After residents voiced concerns about DeKalb County CEO Mike Thurmond not keeping them informed about water meter and billing issues, Thurmond held a “new day project” meeting Feb. 23 to address the county’s “most critical crisis.”
Thurmond, who held the meeting in Maloof Auditorium, said solving water billing issues through accurate water meters should be viewed as the number one priority of the administration.
Thurmond displayed a power-point presentation during the meeting to outline the major issues of the water billing system.
According to information provided by the county, 40,000 of the 70,000 iPerl meters installed over the last five years are at risk of malfunction. Thurmond said a county employee was also identified and fired for falsifying data. In 2016, Thurmond said there were documented cases of “curbing” by at least one meter reader.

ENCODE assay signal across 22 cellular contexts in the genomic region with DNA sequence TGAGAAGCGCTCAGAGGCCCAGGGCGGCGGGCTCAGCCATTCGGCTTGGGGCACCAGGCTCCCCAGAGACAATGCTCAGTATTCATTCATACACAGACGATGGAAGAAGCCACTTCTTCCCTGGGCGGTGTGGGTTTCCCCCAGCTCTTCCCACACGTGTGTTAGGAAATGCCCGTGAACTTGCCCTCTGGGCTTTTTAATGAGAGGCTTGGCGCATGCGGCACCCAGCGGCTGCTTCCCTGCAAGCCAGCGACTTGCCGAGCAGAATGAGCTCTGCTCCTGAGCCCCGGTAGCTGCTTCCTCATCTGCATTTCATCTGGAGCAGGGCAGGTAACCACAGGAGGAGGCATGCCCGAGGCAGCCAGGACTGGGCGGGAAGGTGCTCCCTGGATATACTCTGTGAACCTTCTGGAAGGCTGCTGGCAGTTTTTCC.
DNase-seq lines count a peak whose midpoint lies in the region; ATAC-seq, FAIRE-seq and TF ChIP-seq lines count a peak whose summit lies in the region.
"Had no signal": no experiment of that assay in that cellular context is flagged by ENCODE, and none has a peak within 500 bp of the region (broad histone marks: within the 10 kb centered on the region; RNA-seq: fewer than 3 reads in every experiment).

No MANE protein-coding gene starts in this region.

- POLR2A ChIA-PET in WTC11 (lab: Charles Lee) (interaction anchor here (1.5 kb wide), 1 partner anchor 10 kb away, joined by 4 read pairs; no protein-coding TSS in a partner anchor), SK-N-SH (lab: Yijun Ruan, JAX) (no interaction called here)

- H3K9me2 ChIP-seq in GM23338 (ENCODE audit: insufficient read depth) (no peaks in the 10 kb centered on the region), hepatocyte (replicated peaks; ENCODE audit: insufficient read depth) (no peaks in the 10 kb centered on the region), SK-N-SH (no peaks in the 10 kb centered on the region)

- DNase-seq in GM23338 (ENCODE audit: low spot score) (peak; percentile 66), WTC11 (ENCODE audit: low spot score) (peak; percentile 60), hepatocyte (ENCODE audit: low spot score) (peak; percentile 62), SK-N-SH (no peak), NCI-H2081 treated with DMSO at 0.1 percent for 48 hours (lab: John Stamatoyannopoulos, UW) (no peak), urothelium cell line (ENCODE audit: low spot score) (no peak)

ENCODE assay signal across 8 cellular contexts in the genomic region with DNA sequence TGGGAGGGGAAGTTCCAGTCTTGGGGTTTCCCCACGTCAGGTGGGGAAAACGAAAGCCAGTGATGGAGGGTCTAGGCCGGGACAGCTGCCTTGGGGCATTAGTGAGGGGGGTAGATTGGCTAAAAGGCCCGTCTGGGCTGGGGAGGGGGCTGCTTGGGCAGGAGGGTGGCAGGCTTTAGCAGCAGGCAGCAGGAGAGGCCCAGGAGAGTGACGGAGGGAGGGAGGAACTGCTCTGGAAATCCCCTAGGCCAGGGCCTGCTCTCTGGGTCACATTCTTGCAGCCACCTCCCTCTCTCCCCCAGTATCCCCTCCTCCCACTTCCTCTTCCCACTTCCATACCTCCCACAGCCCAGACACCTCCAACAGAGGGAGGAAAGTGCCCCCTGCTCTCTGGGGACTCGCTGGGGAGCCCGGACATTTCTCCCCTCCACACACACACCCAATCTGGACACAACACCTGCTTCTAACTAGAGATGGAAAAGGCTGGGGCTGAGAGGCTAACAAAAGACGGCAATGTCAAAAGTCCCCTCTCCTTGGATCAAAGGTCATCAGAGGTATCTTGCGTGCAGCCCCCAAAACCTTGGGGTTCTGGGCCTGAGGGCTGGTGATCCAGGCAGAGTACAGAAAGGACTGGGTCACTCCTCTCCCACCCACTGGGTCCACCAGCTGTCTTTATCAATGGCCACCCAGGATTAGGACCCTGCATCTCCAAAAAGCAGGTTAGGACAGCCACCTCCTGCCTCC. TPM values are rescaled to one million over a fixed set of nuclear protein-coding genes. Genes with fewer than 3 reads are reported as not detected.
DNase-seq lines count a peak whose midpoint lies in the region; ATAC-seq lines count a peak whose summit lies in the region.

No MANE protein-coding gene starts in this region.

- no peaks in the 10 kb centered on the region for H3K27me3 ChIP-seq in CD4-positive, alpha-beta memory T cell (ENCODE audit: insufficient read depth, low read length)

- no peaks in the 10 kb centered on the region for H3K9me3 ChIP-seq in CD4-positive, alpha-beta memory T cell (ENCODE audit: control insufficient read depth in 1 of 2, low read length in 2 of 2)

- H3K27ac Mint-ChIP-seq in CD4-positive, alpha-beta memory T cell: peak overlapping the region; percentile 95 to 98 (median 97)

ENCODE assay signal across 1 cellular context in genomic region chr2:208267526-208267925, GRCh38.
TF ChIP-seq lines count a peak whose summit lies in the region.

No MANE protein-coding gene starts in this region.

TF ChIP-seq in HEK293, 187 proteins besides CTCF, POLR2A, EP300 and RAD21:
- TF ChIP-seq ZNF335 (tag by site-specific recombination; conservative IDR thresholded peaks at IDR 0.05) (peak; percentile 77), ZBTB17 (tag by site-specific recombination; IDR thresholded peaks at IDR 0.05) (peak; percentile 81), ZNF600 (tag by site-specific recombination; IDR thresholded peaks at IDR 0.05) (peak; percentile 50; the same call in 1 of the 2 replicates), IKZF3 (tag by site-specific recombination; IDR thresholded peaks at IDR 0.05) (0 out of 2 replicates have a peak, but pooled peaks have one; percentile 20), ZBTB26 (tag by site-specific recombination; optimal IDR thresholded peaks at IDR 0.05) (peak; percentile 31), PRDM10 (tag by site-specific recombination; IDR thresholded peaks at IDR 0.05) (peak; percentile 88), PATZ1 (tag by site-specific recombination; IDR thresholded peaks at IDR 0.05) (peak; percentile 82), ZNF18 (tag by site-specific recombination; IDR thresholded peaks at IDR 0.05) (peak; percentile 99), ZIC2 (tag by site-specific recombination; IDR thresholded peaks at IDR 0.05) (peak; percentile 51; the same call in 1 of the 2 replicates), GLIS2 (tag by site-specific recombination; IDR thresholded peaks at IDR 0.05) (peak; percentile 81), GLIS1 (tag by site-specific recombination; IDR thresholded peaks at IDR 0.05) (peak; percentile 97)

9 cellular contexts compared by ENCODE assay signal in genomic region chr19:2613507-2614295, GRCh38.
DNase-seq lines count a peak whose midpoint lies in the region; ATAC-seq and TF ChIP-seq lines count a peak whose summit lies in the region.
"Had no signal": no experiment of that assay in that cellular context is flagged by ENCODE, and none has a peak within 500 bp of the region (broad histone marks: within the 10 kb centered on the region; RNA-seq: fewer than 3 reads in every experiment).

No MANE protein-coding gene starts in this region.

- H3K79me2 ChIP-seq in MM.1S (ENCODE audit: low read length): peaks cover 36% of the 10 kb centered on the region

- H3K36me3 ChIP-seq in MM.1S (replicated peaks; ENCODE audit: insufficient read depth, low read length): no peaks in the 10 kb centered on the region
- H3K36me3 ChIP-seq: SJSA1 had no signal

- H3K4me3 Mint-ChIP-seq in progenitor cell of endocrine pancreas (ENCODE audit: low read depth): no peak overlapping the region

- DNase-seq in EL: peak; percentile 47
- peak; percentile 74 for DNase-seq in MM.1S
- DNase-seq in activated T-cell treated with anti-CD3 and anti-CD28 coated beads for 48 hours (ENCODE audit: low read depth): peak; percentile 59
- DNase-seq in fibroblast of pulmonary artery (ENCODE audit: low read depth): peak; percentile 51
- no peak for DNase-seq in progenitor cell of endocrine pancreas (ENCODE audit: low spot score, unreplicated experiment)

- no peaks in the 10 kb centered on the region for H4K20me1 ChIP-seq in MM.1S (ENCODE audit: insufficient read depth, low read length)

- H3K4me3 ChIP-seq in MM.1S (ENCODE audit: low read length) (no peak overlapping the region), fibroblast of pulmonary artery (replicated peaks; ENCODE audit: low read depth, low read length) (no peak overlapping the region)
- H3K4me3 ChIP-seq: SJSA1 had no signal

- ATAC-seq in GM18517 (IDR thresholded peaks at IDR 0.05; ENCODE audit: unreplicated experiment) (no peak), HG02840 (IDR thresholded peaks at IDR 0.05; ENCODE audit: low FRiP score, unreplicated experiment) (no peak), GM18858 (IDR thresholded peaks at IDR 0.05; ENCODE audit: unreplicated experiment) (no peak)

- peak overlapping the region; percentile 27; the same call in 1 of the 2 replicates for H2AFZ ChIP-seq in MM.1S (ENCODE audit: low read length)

Thurmond defined curbing as reading a meter without verifying consumption and instead, a meter reader “sits on the curb” to manually enter false data into the record. One county employee was fired due to curbing, but Thurmond said more than 10,000 readings may have been falsified.
“It was a very egregious act to be quite honest with you,” Thurmond said during a brief interview with The Champion after the meeting. “An employee was terminated from employment with the county and what we’re going to do, going forward, is create more checks and balances to protect us from that type of behavior if it presents itself.”
Whether the county will seek legal action against the former employee is undetermined at this time, Thurmond said.
Since 2007, the rate of the average bi-monthly water/sewer bill in DeKalb County increased 212 percent. In 2007, the average combined bi-monthly amount for water and sewer services in the county was $74.33. That number increased to $232.10 in 2016.
In part, the problem is due to underpaid and understaffed meter readers, according to Thurmond. He said the meter readers also have a lack of daily supervision and are not properly trained.
Thurmond said a long-term solution could take two to three years to rectify.
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